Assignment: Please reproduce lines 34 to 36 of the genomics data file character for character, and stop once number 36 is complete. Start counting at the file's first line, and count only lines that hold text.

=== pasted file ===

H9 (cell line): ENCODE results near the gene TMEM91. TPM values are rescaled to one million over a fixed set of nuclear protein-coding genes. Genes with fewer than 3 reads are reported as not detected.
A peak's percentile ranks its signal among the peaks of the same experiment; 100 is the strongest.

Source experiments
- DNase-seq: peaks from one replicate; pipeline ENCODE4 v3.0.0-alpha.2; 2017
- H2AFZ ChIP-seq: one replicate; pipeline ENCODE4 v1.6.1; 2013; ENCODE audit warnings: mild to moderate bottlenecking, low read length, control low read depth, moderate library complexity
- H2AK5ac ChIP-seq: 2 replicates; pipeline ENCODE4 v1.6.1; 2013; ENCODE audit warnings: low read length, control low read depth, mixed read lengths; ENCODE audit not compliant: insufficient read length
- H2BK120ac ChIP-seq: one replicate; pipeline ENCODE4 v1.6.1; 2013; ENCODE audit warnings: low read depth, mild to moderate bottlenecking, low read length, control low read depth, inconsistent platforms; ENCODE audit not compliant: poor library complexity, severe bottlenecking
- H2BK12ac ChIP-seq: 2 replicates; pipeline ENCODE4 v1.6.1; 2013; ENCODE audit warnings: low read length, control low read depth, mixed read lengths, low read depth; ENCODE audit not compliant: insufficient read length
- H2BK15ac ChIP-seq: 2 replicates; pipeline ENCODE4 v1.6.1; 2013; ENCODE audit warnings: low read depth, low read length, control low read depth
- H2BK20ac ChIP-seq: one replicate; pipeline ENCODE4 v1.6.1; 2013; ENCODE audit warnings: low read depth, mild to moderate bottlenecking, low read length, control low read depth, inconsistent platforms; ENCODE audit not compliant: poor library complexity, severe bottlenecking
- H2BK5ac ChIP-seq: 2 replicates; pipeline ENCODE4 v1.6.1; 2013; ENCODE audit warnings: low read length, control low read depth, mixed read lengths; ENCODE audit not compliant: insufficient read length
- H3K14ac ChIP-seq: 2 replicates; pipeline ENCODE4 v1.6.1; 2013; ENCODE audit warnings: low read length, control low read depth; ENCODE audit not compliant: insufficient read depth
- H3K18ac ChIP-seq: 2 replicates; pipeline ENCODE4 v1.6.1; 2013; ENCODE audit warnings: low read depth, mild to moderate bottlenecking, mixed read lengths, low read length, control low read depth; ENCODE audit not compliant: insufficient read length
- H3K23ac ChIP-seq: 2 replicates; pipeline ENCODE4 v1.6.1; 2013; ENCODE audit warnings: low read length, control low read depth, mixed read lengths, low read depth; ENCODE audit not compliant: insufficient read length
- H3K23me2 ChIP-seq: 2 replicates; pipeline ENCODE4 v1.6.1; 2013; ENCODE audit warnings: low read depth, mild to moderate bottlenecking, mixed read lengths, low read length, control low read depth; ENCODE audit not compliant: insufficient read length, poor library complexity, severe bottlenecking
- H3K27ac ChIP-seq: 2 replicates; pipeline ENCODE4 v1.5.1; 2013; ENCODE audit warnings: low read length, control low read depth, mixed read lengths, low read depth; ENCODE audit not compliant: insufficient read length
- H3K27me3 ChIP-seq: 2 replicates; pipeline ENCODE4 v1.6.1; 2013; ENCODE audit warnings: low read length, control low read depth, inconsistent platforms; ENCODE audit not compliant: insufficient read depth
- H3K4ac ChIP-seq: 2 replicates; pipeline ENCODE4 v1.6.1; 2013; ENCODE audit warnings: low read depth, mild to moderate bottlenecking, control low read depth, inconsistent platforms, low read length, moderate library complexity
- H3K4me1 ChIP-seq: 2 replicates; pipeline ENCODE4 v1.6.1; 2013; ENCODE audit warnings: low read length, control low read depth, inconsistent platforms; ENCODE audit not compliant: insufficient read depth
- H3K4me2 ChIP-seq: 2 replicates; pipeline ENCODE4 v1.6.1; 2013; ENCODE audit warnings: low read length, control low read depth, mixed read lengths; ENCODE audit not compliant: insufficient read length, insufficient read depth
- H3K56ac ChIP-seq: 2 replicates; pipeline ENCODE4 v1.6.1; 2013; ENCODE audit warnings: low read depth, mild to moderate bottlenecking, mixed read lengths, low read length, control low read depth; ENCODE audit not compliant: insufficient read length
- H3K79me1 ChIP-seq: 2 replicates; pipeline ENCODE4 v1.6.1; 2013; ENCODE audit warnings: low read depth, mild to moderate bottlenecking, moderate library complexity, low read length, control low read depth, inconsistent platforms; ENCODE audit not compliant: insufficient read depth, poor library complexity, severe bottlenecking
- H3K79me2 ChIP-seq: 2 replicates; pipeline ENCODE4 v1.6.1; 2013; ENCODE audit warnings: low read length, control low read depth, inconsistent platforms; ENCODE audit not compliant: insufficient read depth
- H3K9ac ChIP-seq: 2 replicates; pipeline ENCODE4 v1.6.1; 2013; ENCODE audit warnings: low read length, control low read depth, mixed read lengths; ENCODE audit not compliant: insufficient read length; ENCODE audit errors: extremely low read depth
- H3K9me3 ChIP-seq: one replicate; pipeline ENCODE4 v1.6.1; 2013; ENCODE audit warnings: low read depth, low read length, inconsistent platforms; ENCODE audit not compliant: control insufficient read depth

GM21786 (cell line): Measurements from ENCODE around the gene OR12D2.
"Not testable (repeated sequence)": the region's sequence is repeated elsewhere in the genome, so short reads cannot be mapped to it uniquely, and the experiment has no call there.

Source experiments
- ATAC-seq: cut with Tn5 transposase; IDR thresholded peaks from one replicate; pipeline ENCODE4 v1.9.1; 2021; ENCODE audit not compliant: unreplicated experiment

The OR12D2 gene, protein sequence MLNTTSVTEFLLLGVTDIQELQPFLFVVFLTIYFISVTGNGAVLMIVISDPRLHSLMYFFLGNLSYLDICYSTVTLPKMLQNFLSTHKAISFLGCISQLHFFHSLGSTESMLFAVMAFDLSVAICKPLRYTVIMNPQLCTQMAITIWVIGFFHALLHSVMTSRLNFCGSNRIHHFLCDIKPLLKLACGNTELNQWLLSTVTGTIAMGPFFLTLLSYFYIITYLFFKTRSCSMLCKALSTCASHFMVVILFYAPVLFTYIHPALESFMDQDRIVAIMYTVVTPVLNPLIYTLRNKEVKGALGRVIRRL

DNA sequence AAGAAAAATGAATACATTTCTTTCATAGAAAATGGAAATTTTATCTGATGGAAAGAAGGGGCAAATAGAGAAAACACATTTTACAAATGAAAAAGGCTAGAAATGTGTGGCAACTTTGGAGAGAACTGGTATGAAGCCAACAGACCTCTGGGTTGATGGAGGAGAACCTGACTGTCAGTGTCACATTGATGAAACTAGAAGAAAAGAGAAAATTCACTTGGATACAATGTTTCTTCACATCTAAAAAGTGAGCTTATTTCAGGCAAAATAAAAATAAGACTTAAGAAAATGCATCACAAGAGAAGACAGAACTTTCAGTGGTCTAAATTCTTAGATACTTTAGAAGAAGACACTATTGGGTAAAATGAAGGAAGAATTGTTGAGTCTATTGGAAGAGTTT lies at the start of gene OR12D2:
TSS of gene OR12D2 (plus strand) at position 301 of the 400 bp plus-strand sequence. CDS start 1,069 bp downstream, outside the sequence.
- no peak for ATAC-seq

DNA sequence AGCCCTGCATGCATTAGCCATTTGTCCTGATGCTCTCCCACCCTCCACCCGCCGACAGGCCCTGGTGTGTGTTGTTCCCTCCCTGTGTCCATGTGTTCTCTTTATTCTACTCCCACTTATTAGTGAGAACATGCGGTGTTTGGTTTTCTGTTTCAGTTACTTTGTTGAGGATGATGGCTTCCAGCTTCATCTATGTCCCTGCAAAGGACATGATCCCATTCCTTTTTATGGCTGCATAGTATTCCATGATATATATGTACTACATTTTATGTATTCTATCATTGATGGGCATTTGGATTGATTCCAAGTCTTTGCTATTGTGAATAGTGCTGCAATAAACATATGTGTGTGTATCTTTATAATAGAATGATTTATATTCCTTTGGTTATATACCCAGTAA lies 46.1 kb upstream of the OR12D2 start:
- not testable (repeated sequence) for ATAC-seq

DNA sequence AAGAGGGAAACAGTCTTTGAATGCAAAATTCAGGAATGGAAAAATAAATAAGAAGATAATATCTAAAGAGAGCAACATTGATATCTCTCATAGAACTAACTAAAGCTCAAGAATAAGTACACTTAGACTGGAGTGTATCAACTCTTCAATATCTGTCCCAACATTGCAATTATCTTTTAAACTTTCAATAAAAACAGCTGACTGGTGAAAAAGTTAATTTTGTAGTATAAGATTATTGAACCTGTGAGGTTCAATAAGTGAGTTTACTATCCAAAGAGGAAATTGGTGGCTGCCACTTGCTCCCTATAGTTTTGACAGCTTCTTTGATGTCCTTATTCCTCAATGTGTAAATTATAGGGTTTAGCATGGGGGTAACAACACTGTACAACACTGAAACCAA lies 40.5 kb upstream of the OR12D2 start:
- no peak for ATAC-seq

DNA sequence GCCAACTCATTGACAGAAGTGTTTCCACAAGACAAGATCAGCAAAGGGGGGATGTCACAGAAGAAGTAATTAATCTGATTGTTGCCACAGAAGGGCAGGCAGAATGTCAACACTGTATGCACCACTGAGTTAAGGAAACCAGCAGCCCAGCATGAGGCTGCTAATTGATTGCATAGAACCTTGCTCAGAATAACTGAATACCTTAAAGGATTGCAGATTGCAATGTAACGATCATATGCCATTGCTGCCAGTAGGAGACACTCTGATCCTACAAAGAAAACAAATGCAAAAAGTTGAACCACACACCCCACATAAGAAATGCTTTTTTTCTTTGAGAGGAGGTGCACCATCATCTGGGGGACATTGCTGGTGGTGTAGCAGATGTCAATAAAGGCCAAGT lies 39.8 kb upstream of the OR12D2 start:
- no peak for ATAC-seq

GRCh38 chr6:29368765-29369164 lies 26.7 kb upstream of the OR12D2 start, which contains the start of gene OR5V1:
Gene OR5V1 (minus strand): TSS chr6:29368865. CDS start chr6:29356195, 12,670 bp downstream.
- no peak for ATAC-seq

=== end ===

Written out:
DNA sequence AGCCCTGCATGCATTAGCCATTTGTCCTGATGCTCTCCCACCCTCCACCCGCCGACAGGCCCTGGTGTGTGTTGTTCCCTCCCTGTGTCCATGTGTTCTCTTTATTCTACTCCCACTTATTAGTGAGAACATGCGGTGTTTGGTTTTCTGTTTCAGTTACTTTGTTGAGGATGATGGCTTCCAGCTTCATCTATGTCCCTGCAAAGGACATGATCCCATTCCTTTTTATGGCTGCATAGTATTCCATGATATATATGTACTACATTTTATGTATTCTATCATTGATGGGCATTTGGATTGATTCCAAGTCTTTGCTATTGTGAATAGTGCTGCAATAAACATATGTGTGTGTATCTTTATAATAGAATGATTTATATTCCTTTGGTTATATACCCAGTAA lies 46.1 kb upstream of the OR12D2 start:
- not testable (repeated sequence) for ATAC-seq

DNA sequence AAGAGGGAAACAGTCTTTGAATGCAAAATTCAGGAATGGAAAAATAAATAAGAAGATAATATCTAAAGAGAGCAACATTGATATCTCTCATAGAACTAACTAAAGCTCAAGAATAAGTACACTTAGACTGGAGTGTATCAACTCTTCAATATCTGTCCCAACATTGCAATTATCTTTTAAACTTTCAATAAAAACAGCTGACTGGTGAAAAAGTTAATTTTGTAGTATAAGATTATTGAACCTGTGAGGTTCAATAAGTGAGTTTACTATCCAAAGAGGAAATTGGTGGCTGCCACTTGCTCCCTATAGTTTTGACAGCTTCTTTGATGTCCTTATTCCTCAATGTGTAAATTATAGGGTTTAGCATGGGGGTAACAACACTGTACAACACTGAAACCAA lies 40.5 kb upstream of the OR12D2 start: